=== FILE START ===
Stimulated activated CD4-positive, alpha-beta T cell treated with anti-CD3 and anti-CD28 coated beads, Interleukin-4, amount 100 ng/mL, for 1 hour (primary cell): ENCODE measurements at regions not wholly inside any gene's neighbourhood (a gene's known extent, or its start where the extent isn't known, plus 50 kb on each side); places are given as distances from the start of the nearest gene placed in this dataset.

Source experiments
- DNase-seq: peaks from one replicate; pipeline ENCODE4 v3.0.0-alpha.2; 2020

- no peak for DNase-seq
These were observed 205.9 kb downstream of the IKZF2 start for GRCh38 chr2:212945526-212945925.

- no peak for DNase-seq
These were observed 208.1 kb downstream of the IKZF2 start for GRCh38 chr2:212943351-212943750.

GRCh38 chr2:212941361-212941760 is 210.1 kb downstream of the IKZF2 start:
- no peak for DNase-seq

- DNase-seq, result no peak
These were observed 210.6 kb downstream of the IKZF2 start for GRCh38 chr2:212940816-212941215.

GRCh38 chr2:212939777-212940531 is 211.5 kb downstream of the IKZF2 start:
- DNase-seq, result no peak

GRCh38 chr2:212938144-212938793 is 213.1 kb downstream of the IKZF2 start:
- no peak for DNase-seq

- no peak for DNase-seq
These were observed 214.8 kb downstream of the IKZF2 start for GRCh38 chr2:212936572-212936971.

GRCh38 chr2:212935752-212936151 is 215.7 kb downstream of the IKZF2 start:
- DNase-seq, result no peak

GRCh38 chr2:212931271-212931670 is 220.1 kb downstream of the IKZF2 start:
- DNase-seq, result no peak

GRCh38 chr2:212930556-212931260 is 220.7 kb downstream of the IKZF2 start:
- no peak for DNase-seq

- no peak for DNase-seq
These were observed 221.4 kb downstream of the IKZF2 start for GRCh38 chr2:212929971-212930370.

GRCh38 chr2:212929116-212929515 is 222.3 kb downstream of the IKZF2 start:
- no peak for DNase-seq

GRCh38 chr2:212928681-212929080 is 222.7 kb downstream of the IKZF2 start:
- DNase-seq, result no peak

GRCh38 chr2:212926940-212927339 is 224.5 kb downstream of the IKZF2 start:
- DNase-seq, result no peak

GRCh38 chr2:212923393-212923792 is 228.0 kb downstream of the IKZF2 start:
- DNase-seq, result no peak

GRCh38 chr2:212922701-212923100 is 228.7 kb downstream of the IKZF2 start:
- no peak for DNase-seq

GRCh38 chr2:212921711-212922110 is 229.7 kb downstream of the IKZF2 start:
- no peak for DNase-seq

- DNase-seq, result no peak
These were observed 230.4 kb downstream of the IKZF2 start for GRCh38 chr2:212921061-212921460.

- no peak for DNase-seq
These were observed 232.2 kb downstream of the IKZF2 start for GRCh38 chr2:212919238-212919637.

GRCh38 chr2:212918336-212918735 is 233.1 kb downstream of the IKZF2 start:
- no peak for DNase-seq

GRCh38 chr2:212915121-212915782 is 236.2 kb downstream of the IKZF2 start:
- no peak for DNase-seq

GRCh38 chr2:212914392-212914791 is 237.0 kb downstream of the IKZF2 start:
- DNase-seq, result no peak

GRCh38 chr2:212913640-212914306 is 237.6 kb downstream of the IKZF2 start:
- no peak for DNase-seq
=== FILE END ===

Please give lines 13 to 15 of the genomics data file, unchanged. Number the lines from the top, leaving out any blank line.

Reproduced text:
- DNase-seq, result no peak

GRCh38 chr2:212938144-212938793 is 213.1 kb downstream of the IKZF2 start:
- no peak for DNase-seq